German Airship Explodes Over London.
Thousands Flock to See It Burn.
German Ace Arrives.
Special to The Great War Project.
(1-4 September) The war in the skies comes to London. On September 2nd, precisely a century ago, German airships mount their deadliest air raid so far in the war.
“Sixteen German naval and army airships set off in a joint-attack over eastern England,” writes historian Martin Gilbert. “It was the largest raid ever mounted.”
Ten of the German airships cross the North Sea and reach London around midnight. They drop their bombs and then flee. A British aircraft chases one of the airships, which according to Gilbert, attempts to escape by weaving its way “through a fierce anti-aircraft artillery barrage.”
Then it explodes, becoming the first airship brought down by a new incendiary bullet.
“It fell to the ground in flames,” reports Gilbert, its destruction seen by thousands of people who gathered on roofs and in the streets to watch it.”
The glow of the burning airship can be seen some thirty-five miles away. “This was the moment,” one historian writes, “that so many Londoners had waited to see for so long, and they made the most of it.”
“Complete pandemonium broke out as people rushed out on the streets. Singing, clapping, and cheering seemed to go on and on echoing over the rooftops.”
Parents held their children up to their windows to see the burning glow. “For many it would be a lasting impression even over sixty years later.”
One eyewitness is ten-year-old Henry Tuttle. “We opened the front door and there it was,” he recalled years later. “It was a fantastic sight. A lot of people came out or their houses and then all of a sudden it broke in half and was one mass of flames.”
“It was an incredible sight,” Tuttle recalls, “and went on well into the night.”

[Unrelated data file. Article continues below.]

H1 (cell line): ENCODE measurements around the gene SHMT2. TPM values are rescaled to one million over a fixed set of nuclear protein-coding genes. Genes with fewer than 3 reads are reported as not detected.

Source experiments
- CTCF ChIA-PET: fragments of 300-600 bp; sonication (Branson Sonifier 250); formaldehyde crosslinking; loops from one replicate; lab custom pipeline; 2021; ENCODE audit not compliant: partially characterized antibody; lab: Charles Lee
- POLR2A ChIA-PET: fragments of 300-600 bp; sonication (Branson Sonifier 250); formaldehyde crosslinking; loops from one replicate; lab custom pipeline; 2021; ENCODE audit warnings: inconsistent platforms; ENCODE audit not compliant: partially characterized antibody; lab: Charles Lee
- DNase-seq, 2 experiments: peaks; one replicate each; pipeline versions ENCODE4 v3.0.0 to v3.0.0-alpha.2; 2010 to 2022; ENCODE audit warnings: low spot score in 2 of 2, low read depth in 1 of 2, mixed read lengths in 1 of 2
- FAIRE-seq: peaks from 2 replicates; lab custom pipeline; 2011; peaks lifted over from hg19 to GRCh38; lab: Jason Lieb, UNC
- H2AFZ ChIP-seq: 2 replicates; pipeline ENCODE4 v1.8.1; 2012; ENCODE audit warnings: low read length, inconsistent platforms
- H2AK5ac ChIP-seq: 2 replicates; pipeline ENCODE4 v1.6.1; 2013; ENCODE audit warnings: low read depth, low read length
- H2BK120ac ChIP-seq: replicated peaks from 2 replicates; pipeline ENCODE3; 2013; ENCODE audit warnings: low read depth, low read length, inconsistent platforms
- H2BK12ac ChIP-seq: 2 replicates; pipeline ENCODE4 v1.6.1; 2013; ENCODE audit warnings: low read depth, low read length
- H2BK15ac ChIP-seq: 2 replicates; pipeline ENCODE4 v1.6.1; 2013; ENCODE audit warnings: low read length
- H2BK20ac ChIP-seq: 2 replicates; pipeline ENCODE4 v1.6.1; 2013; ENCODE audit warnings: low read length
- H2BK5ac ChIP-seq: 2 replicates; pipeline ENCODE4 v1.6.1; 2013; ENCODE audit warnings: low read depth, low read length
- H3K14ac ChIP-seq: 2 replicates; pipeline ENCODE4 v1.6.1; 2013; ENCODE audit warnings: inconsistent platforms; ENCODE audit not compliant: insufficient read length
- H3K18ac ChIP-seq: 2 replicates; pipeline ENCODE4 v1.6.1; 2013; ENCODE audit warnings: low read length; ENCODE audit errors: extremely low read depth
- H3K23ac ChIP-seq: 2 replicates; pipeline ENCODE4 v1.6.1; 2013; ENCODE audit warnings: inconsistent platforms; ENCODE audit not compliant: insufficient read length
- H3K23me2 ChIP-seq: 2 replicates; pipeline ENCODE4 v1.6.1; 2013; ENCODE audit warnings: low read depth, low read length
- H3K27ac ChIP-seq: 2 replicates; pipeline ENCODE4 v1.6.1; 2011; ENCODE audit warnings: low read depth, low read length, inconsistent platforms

According to Gilbert, “in the forty-eight hours after the airship had been brought down, 10,000 people went by train to visit the scene and search for souvenirs.”
But people are shocked by the danger from the airships. In this one raid, they drop 371 bombs – not a small number.
The airship attack demonstrates to Londoners just how vulnerable they are from the war in the skies. In subsequent airship attacks on London, the German Zeppelins drop hundreds more bombs on the British capital.
At this moment in the war, a new element is added to the war in the skies. The German pilot Baron Manfred von Richthofen shoots down his first British plane over the Western Front. His first opponent there is Second Lieutenant Lionel Morris.
“My Englishman twisted and turned, flying in zig-zags,” Richthofen writes immediately after he encounter. “I was animated by a single thought; the man in front of me must come down, whatever happens…then instead of twisting and turning he flew straight along. In a fraction of a second I was at his back…I gave a short burst of shots with my machine-gun. I had gone so close that I was afraid I might crash into the Englishman.”
“Suddenly,” Richthofen recalls, “I nearly yelled with joy for the propeller of the enemy machine had stopped turning. Hurrah! I had shot his engine to pieces.”
Richthofen watches as the British plane attempts to land safely. He too lands his plane and runs to see what had happened to his adversary.
“When I arrived,” Richthofen recounts, “I discovered I had shot the engine to pieces and both the pilot and the observer [in the second seat] were severely wounded.”
“The observer died at once, and the pilot while being transported to the nearest dressing station. I honored the fallen enemy by placing a stone on his beautiful grave.”
It is only the beginning of warfare in the skies.